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Chromosome Res. 2008;16(3):427-37. doi: 10.1007/s10577-008-1234-6.

Dynamics of the CapG actin-binding protein in the cell nucleus studied by FRAP and FCS.

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German Cancer Research Center, Division Biophysics of Macromolecules, Im Neuenheimer Feld 580, D-69120, Heidelberg, Germany.


FRAP (fluorescence recovery after photobleaching) and FCS (fluorescence correlation spectroscopy) are spectroscopic methods for monitoring the dynamic distribution of proteins inside the nucleus of living cells. As an example we report our studies on the intracellular mobility of the actin-binding protein CapG in live breast cancer cells. This Gelsolin-related protein is a putative oncogene. It appears to be overexpressed especially in metastasizing breast cancer. Furthermore, the CapG protein is known to be involved in the motility control of non-muscle benign cells. Its increased expression triggers an increase in cell motility of benign cells. Thus it can be expected that in cancer cells overexpressing the CapG protein, motility, invasiveness and metastasis might be particularly promoted. Since the nuclear CapG fraction seems to be pivotal to the increase in cell motility, we focused our studies on the CapG mobility in cell nuclei of live breast cancer cells. Using FCS and FRAP we showed that the eGFP-tagged CapG is monomeric and characterized its diffusional properties on the microsecond to minute timescale. This information about the mobility and compartmentalization of CapG might help to provide insight into its function within the cell nucleus and give clues about its altered cellular function in malignant dedifferentiation.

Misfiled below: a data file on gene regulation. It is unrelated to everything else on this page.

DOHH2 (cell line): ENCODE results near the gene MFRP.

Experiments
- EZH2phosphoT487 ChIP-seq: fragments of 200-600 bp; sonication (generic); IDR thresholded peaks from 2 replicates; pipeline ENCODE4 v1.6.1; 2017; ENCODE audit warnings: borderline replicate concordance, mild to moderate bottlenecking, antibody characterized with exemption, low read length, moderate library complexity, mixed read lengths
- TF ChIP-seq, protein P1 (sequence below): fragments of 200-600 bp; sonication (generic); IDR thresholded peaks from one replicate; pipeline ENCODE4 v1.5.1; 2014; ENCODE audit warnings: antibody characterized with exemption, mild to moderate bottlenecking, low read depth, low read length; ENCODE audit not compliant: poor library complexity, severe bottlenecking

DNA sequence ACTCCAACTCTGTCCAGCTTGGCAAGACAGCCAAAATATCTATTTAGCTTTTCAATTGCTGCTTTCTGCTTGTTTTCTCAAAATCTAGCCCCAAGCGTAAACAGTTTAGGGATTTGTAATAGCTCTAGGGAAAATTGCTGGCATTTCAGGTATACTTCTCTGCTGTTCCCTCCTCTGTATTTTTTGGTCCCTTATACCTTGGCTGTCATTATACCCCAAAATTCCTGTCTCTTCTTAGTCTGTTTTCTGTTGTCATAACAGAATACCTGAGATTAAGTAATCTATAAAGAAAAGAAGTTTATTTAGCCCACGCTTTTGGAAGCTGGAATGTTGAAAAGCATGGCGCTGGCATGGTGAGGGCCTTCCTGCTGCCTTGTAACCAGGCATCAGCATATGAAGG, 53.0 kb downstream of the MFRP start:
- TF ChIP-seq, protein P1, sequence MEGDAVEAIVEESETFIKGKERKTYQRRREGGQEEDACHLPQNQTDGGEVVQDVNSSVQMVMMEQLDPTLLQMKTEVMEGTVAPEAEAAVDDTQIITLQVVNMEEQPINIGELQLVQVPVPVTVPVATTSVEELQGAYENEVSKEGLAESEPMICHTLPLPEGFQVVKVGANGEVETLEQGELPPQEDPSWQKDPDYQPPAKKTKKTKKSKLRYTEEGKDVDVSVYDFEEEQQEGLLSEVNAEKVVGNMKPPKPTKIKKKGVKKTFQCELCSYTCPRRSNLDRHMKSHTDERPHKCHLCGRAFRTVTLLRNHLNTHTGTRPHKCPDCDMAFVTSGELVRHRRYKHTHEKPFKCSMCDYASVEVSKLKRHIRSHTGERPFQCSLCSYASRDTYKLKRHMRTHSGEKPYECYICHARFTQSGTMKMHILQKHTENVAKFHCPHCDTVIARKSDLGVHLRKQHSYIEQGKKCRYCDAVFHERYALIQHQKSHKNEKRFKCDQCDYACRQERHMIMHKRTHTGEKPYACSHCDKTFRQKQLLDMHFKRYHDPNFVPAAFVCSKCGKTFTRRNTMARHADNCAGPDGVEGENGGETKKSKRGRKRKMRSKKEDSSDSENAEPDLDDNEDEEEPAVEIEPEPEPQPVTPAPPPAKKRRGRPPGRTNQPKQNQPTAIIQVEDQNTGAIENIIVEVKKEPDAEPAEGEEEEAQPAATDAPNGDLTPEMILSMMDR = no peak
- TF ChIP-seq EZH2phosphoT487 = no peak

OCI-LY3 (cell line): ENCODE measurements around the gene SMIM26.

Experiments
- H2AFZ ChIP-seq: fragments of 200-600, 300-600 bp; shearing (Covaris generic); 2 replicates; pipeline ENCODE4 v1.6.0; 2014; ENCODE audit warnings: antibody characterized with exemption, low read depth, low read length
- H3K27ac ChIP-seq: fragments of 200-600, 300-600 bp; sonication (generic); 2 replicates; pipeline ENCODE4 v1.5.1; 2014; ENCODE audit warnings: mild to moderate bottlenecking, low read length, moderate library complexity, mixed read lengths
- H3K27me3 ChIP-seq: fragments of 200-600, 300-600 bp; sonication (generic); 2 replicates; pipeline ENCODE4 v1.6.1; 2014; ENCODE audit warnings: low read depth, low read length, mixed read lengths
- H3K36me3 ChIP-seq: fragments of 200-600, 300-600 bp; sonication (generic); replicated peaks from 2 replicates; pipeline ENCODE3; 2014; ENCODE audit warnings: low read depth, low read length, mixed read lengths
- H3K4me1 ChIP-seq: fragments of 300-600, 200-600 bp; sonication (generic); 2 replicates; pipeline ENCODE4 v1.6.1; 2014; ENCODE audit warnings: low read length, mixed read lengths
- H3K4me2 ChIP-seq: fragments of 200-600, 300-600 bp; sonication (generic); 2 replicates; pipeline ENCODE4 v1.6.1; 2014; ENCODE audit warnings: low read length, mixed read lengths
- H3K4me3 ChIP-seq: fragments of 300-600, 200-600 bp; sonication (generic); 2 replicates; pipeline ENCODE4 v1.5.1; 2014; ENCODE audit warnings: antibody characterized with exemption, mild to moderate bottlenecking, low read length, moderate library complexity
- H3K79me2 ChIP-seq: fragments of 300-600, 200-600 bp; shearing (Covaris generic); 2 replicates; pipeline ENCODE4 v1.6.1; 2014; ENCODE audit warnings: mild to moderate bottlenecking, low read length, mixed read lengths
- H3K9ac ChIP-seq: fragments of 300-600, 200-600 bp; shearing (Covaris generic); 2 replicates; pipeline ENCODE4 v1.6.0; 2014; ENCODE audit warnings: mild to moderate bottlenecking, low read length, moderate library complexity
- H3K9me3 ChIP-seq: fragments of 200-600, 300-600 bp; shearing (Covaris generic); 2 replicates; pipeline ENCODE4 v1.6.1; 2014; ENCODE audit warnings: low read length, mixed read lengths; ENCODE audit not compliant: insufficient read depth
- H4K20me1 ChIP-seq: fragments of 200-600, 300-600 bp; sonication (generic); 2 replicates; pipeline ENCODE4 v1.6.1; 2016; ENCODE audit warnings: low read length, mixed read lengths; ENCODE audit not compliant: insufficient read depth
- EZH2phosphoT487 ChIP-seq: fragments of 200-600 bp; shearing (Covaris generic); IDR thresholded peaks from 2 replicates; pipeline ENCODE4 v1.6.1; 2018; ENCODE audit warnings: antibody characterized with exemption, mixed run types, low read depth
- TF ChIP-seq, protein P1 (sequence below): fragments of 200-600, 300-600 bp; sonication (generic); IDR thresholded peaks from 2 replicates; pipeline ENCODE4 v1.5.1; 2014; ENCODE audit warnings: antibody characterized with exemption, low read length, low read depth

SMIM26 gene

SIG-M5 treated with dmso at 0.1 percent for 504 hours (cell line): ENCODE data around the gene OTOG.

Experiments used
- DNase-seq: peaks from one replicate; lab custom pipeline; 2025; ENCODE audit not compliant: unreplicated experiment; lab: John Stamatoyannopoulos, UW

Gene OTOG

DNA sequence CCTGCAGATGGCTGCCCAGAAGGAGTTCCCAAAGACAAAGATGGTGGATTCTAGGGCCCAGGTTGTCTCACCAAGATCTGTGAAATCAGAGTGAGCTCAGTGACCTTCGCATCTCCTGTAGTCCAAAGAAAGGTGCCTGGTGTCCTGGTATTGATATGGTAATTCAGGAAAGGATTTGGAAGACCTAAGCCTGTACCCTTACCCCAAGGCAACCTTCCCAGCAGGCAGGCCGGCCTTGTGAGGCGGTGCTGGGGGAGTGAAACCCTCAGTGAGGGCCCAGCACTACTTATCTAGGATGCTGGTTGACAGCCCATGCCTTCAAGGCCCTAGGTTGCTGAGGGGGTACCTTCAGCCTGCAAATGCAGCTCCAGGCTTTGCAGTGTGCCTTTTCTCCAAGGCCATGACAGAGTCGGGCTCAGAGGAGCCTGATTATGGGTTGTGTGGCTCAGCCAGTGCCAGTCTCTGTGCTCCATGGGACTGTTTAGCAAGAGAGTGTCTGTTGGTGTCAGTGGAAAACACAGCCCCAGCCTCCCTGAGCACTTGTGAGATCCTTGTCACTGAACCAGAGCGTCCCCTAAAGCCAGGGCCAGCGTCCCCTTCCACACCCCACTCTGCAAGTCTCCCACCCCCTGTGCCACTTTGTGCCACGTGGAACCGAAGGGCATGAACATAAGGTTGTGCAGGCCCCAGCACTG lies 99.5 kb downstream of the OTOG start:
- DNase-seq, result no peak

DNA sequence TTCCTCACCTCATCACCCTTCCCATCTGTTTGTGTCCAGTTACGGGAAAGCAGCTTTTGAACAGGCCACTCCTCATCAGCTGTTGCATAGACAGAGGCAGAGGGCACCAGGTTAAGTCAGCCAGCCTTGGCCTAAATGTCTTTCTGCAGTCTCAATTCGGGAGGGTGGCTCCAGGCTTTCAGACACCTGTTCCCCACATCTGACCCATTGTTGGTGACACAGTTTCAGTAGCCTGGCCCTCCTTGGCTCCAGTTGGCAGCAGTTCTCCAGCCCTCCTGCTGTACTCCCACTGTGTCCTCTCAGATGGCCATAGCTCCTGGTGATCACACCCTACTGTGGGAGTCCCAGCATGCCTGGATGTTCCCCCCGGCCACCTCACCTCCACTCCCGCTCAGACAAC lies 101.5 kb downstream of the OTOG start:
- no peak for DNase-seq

[Indexed for MEDLINE]

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